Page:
Amy Cornell’s column appears every other Thursday in The Herald-Times. You can reach her at

Thursday, March 13, 2008

March 13, 2008

Anniversary of war recalls reason not to celebrate

by Amy L. Cornell Community columnist |
March 13, 2008

March of 2003. I am in my hometown in Ohio for spring vacation, and I am in a loud neighborhood pub where I sit at the bar and become riveted by the five televisions blaring Fox News for the world to see. It is a big news day. You see, the USA is about to invade the sovereign nation of Iraq.

The bar celebrates the occasion. A handwritten sign behind the bar says free beer for anyone wearing a military uniform. The crowd is drawn to the televisions full of live action and up-to-the minute reporting. It’s hard to decide just which iteration of Fox News to watch. The garish graphics help promote the circus-like atmosphere in this bar. As Fox News announces that it is one more hour until the invasion, the crowd lifts their glasses for a cheer. Is it my imagination or did someone just brag about going and getting some “towel heads”? My head swivels back and forth between old friends in the bar and all the television screens. I am sure what I am witnessing is somehow an optical illusion. If I could just look at it properly, it would seem not so much like the carnival that it is.

I suddenly feel ill. I look backwards over my shoulder at the door wishing I could leave. I keep my anti-war opinions to myself here in this hometown of mine.

I overhear someone say, “He can’t wait until his unit is called up and he can go over there and get started.”

“Thirty minutes till invasion,” the news announcer says, “and the tanks are starting to roll.” I feel like they are rolling down the street outside this bar.

My eyes are fixated on the screens. Like a bad traffic accident, I can’t look away. The words and images are becoming jumbled in my head. Are we really sending people to war while a bar cheers? If news in this format had been around after the invasion of Pearl Harbor would this scene have happened?

I have broken into a cold sweat. I can think of absolutely nothing to say to my friends who I once knew so well. I can only look at them and then watch the alert banner which says “20 minutes till invasion” reflect in their eyeglasses.

I excuse myself and go into the bathroom and throw up. I look at myself in the mirror for a long time. This is my home I say to myself, and these are my friends. I am still somehow a part of the sour beer and the drums beating on Fox News and the buzz of patrons cheering and whispering about victory. I shudder a bit as I rinse off my face.

Back at the bar, I watch the embedded journalists describe every thought and feeling as the guns and bombs begin to fly. I debate whether to bolt and run — back to the safety of my car and my new hometown in the hills of southern Indiana. I realize sadly that this is not the only bar in the U.S. where this exact scene is playing.

Like we all remember where we were when those planes hit the World Trade Center, I will always remember where I was the night the U.S. invaded Iraq.

March 19, 2008, will mark the fifth anniversary of the Iraq invasion. May we all be mindful of our neighbors, friends and family serving the USA in the armed forces and of their families who wait for them at home. May this war and the occupation come to a swift conclusion, and may the Iraqi people know peace as well.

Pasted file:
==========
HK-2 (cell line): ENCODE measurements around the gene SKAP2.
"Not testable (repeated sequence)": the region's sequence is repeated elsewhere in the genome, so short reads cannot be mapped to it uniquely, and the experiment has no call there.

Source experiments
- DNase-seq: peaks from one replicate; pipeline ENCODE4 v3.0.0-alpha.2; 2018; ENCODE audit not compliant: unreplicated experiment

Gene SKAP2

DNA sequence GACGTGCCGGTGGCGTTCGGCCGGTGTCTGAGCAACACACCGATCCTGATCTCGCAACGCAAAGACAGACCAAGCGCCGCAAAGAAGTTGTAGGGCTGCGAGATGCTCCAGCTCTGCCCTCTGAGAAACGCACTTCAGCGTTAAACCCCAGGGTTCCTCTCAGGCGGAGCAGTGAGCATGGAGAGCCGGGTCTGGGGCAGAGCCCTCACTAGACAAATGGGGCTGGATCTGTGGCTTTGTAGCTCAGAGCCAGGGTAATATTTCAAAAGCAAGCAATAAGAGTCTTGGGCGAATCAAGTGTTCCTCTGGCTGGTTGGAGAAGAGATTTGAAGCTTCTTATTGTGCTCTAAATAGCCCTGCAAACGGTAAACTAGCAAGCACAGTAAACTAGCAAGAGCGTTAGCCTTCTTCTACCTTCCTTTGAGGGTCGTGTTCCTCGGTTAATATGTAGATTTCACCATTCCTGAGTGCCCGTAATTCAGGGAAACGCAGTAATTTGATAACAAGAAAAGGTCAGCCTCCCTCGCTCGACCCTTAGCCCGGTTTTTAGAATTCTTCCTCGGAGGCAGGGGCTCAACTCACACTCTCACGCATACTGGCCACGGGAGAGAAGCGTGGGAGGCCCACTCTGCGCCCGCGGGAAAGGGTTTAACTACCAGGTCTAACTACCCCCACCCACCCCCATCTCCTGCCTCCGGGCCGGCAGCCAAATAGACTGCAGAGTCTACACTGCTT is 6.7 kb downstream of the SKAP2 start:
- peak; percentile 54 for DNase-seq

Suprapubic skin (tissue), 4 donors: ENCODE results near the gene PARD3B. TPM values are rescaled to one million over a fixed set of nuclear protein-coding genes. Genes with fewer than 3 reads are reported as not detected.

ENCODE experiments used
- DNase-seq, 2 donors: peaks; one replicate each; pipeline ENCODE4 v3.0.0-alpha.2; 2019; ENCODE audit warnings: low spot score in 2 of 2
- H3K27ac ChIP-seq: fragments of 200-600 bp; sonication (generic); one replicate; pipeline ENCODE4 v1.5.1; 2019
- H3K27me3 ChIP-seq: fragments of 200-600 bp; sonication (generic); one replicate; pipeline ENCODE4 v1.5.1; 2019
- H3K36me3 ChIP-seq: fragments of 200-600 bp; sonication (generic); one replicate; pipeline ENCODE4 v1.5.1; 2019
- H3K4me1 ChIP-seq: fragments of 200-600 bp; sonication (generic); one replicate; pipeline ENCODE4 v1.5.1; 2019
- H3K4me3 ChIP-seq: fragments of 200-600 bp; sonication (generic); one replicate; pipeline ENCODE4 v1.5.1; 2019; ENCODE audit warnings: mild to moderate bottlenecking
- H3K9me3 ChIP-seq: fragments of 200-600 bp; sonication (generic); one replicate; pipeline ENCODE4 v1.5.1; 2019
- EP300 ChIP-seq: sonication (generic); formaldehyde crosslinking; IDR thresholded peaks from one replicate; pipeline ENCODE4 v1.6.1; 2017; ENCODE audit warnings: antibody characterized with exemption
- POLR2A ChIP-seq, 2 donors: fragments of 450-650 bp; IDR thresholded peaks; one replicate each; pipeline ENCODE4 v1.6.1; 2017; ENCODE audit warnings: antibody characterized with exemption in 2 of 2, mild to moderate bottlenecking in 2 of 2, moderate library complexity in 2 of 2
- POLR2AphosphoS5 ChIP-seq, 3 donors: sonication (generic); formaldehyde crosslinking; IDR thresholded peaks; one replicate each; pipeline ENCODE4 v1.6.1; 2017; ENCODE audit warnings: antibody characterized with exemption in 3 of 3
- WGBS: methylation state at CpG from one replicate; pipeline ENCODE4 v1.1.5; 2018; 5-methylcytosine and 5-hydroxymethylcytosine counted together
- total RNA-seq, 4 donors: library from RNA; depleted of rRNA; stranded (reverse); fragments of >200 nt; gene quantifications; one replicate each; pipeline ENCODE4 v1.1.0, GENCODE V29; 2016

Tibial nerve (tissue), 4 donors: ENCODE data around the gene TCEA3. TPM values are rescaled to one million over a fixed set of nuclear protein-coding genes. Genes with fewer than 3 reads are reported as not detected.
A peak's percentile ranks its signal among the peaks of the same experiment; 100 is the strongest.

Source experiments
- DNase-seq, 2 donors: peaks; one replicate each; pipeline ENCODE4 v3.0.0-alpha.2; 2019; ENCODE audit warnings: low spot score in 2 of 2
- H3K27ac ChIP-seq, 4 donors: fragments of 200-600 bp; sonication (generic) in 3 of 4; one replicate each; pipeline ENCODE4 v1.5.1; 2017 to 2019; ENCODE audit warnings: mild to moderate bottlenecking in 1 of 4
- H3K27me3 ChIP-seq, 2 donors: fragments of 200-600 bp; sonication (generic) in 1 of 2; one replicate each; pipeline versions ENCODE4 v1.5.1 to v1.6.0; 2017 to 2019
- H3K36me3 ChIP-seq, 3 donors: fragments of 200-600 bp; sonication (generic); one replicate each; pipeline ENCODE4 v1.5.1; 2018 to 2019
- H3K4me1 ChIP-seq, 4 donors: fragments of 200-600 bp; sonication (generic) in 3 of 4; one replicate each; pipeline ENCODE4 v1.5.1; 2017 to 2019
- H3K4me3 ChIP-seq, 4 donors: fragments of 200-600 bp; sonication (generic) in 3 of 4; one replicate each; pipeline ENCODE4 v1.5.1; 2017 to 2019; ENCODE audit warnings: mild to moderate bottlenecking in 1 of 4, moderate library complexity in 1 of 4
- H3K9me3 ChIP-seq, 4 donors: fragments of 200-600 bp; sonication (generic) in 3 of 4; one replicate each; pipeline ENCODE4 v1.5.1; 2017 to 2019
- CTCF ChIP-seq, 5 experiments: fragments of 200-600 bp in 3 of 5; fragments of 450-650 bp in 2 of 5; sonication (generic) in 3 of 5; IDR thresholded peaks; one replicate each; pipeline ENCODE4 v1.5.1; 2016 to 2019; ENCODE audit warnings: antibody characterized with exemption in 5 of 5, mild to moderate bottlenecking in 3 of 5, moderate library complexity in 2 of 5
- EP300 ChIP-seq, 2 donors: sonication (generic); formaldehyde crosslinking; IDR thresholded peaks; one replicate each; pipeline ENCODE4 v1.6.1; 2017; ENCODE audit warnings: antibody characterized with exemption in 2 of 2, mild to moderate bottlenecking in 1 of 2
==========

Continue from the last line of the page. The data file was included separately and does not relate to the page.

Amy Cornell’s column appears every other Thursday in The Herald-Times. You can reach her at

Monday, March 10, 2008

OLD FAVORITE From March 2007

Homeland insecurities rise like a kite on National Mall

by Amy L. CornellCommunity columnist |
March 29, 2007

Last spring break, my family took a trip to Washington, D.C. The post 9-11 ethos of our nation’s capitol alarmed us a bit. Park police, capitol police, armed guards with big shiny badges and holsters make up the new population of D.C.

If you enter a building anywhere on the National Mall, you are searched, wanded, metal-detected and patted down. Nail-clippers, keys, loose change and in one case a Yu-Gi-Oh key chain were checked at the door. Tour guides issued long lists of forbidden actions followed by stern warnings of imprisonment and fines for the disobedient. Our nation has a meaner, nastier capital city. All of us T-shirt-clad, camera-wielding, snack-carrying, kid-herding visitors constantly balanced coats and backpacks and cell phones to make sure we weren’t acting like terrorists in the city.

One sunny, windy day, I carried a kite with us to the National Mall. I hoped flying a kite on the most famous stretch of green space in the country would be something the kids would always remember. I led them out onto the grass and they gathered around me to break the wind and watch as I assembled the kite.

“This can’t be legal.” My husband Geoff’s voice is stern. “This can’t be allowed. Look around you. Don’t even try this.”

“Don’t be ridiculous,” I said. “How can kite flying be illegal?”

“You know it will pose some kind of threat to someone,” he said. “This isn’t the beach. This is Washington, D.C. We shouldn’t take any chances. Especially not with kids around.”

Could this be true? Could we be the evening’s headline on CNN? Hoosier woman sent to Guantanamo for flying a kite on the nation’s mall.

I teased him, “You really think that flying a kite on the mall of the nation’s capital is illegal? I’d like to see someone stop me.”

Our son spoke, “Mom, we want to fly the kite.”

“Of course, we are going to fly the kite, honey. It’s not illegal to fly a kite,” I said, as a mother says to children. But in the back of my mind I think, “Or is it?”

The kids and I took the kite out to a grassy patch of mall, and Geoff endured some minutes of me showing the kids how to launch a kite.

“Let some string out,” I yelled over the rushing wind and laughter.

As the kids got the hang of it and the kite climbed higher into the sky Geoff admonished, “Not too high. Not too much string.” The kids listened and kept the kite low. Consequently, the kite crashed to the ground again and again.

Geoff paced and frowned. The sun and the playful kids and the fact the armed guards had not gunned us down did not warm his heart. “Pull it in, pull it in,” he said, again and again. “You’ll hit someone.”

Finally, my husband could endure no more, and dragged the kids away to see the Declaration of Independence at the National Archive. I was alone at last with the kite, which I allowed to sail as high as it would go. My purple kite against the blue sky and the Capitol building made a lifetime memory for me.

Tourists pointed. A father with a baby said to me as I passed his way, “My baby loves your kite.” Two young men stopped to watch and take pictures of me.

Finally, the wind changed direction and yanked my beautiful kite out of the sky. She fell hard and quick, and like a balloon losing its air, picked a man walking on the path around the mall and hit him on the head. I am happy to report to you that I did not get arrested that day.

Amy Cornell’s column appears every other Thursday in The Herald-Times. You can reach her at